NEW YORK - (KRT) - A new survey intended to take the pulse of the American family and determine its overall well-being has found what is being dubbed "The American Paradox" - the idea that families feel essentially positive about themselves and their country even while admitting fears and facts that would seem to indicate the contrary.
Most American families rate their financial well-being as "good," even though nearly 33 percent of them report being moderately or heavily in debt.
Nearly 90 percent of families define themselves as mentally healthy, even while 30 percent of them confess feeling stress, depression, anxiety, insomnia and loneliness on a regular basis.
About 86 percent of families describe their communities as either "good" or "somewhat good," despite the fact that 31 percent of them say they would like to move somewhere else.
The survey - spearheaded by Reader's Digest magazine and conducted by the Gallup Organization - will be conducted twice each year, and it is intended to be as much of a barometer for judging the state of American family as the Consumer Price Index has been for gauging the nation's economy over the years.
"When we do this over time and we see even slight changes, that will illustrate trends in the family," said David Moore, vice president and senior analyst at Gallup.
The survey determined the final score of the Family Index based on questions in four categories: a family's financial situation; its health and health care; its personal relationships; its community. More than 2,000 family households were sampled in the telephone survey, which had a margin of error of plus or minus 2.4 percent.
The survey was constructed so that the family index score could range from a low of minus 200 to a high of plus 200. Any score above zero meant the response was positive to some degree; below zero meant the response was negative to some degree; zero would mean statistical ambivalence.
"The index overall came out at positive 83," said Moore. "That said for us that it's really a pretty positive state that the American family is in."
Of the four categories, the heath and health care portion scored highest at 100. The community portion had a score of 99. The relationship segment came in with a score of 90. The financial index fared the worst, with a score of 66.
The index, unveiled in Manhattan on Wednesday, is the brainchild of Reader's Digest magazine, which has been on American coffee tables since 1922. The magazine launched the index because it wanted to know how an age of terrorism and financial uncertainty had affected American families' personal relationships, faith and feelings about the future.
The state of the family in this first index, which will serve as a benchmark for all the surveys to come, seems to be overwhelmingly - and, at times, inexplicably - positive.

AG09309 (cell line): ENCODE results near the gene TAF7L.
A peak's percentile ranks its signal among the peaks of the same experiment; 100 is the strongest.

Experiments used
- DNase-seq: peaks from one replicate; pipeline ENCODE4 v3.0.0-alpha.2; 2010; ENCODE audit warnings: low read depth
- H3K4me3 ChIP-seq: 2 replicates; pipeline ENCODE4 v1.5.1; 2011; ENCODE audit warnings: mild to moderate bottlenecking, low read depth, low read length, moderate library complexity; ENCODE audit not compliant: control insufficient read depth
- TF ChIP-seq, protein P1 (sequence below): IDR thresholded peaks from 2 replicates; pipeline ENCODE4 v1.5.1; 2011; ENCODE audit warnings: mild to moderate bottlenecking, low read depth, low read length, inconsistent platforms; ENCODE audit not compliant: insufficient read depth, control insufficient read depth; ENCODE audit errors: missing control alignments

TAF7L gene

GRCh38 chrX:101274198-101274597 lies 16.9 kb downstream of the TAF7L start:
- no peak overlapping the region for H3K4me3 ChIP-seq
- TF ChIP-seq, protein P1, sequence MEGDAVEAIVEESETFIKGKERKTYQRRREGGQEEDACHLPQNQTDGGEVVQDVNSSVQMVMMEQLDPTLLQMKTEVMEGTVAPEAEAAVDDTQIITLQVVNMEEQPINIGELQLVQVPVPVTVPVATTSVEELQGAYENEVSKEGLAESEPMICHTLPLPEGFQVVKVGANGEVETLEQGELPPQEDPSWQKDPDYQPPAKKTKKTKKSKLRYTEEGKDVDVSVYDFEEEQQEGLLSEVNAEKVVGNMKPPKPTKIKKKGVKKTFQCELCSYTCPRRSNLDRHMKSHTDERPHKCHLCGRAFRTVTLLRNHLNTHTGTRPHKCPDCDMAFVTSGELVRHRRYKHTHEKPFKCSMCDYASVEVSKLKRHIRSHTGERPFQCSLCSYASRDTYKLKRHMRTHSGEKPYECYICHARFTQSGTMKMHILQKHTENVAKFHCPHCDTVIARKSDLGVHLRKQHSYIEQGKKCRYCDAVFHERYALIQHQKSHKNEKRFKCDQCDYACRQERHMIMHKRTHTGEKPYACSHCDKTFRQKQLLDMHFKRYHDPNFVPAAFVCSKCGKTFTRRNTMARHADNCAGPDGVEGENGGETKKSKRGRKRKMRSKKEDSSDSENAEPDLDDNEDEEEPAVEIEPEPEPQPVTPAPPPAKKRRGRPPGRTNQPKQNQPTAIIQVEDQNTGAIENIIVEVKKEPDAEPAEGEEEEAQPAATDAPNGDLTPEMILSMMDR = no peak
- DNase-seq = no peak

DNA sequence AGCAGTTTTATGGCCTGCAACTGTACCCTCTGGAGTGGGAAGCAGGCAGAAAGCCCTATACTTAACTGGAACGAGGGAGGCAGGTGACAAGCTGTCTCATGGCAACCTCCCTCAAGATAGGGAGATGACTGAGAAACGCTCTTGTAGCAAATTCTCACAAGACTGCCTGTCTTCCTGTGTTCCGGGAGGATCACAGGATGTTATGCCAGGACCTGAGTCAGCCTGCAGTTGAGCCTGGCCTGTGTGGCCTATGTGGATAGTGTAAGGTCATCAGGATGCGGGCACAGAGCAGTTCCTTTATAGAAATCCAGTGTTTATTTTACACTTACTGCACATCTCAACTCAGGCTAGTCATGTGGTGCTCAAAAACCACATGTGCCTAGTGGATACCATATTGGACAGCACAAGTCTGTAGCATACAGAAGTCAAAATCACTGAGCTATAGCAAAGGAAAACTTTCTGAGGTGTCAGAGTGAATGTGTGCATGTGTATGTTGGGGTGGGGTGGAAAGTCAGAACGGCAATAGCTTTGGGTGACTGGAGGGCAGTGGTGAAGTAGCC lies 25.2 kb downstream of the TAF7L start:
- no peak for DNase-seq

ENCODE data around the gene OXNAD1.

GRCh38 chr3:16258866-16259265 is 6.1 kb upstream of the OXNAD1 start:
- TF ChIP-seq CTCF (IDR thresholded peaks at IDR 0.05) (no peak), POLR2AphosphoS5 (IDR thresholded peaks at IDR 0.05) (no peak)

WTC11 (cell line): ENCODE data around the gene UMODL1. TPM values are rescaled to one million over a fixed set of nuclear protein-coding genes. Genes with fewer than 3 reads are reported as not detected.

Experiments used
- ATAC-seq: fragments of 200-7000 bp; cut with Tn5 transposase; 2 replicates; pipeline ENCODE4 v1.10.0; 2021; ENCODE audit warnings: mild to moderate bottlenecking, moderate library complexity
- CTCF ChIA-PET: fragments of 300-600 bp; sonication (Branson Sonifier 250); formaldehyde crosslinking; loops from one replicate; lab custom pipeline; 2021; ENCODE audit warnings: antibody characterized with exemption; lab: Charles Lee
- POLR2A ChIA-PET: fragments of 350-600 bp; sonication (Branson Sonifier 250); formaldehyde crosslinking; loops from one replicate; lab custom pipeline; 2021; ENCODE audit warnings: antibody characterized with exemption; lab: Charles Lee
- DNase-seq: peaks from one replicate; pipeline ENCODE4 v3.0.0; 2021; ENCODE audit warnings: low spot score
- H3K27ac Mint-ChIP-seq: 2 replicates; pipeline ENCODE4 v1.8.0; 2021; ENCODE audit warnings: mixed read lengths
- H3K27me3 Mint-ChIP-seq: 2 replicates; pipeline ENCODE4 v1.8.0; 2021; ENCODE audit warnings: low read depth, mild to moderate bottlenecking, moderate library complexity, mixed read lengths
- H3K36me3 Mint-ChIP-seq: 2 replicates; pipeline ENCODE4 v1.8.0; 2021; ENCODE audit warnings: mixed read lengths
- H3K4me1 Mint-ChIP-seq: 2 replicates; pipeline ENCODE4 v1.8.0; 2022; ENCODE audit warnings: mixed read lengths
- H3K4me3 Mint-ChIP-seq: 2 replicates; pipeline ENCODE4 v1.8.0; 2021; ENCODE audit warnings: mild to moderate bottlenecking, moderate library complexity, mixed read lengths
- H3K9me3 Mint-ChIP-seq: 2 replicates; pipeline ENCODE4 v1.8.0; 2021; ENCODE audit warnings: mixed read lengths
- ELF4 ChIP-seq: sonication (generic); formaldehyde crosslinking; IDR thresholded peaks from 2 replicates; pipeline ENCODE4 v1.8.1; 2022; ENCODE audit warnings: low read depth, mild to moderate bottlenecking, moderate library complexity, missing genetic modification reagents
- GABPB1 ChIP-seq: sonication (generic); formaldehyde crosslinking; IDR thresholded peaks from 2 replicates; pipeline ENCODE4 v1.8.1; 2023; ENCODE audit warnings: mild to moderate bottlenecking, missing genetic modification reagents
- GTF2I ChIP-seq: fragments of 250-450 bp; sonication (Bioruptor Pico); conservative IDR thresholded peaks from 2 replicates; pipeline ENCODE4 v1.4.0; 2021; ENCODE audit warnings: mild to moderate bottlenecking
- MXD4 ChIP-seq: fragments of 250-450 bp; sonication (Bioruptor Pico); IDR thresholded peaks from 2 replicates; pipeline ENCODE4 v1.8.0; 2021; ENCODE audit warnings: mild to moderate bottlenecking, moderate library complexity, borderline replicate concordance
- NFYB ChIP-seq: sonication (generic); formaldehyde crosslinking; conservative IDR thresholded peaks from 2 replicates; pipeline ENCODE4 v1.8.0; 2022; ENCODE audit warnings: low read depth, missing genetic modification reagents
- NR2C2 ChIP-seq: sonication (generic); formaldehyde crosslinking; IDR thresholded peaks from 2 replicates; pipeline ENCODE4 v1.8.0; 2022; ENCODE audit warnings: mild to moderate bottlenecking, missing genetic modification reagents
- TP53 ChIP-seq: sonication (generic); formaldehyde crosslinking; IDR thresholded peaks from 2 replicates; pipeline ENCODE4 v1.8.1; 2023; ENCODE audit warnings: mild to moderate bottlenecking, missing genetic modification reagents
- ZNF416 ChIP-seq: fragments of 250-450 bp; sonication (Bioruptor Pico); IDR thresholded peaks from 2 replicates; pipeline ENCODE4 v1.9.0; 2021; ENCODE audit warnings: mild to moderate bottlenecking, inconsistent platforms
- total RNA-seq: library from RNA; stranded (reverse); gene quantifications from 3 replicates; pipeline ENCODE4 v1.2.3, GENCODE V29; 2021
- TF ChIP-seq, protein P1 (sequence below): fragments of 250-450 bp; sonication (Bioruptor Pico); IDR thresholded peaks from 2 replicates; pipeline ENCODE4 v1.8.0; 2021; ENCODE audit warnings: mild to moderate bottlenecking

Although the vast majority of families (84 percent) rank their quality of health care as either "good" or "somewhat good," close to half of American families admitted having difficulty paying for health care. More than half of the people earning $50,000 or less said that sometimes health care was simply not affordable, including 80 percent of people who earned less than $20,000 a year.
On the work front, most people seem drawn to some kind of employment. The survey found that 7 in 10 workers would continue working even if they didn't need the money. But here comes the paradox: Almost 40 percent of people also responded that they spent too little time with their families - often because of work.
None of these numbers came as a surprise to Bridget Maher, a marriage and family analyst at the Family Research Center in Washington. She noticed the same trends when she was compiling data last year for a project titled "Family Portrait."
"The biggest paradox of all is usually between what Americans say they want and value and then what they do," she said.
Some other surprising findings:
It would seem a family would have less debt as income increased, but the survey instead found a consistent percentage of people in debt at all income levels except for the very highest.
Half of all respondents admitted that either they or someone in the household was significantly overweight, but 37 percent said the health impact of that was slight to non-existent, despite vast medical evidence to the contrary.
Seventy percent of parents admitted screaming at their children, more than one-third administered corporal punishment and 17 percent reported swearing at their children or calling them names like "lazy" or "dumb."
Joan Aldous, a professor of sociology at the University of Notre Dame, said Wednesday that any attempt to get a bead on an institution as diverse as the American family is fraught with pitfalls. But Aldous applauded the latest effort.
"The family is comprised of the citizenry of our country," she said, "so getting their feeling on their day-to-day circumstances in some of the most intimate aspects of their lives will help us understand how they perform on their jobs or how they interact with their community, their state and their nation. The health of the family affects the basic welfare of the country in many regards."
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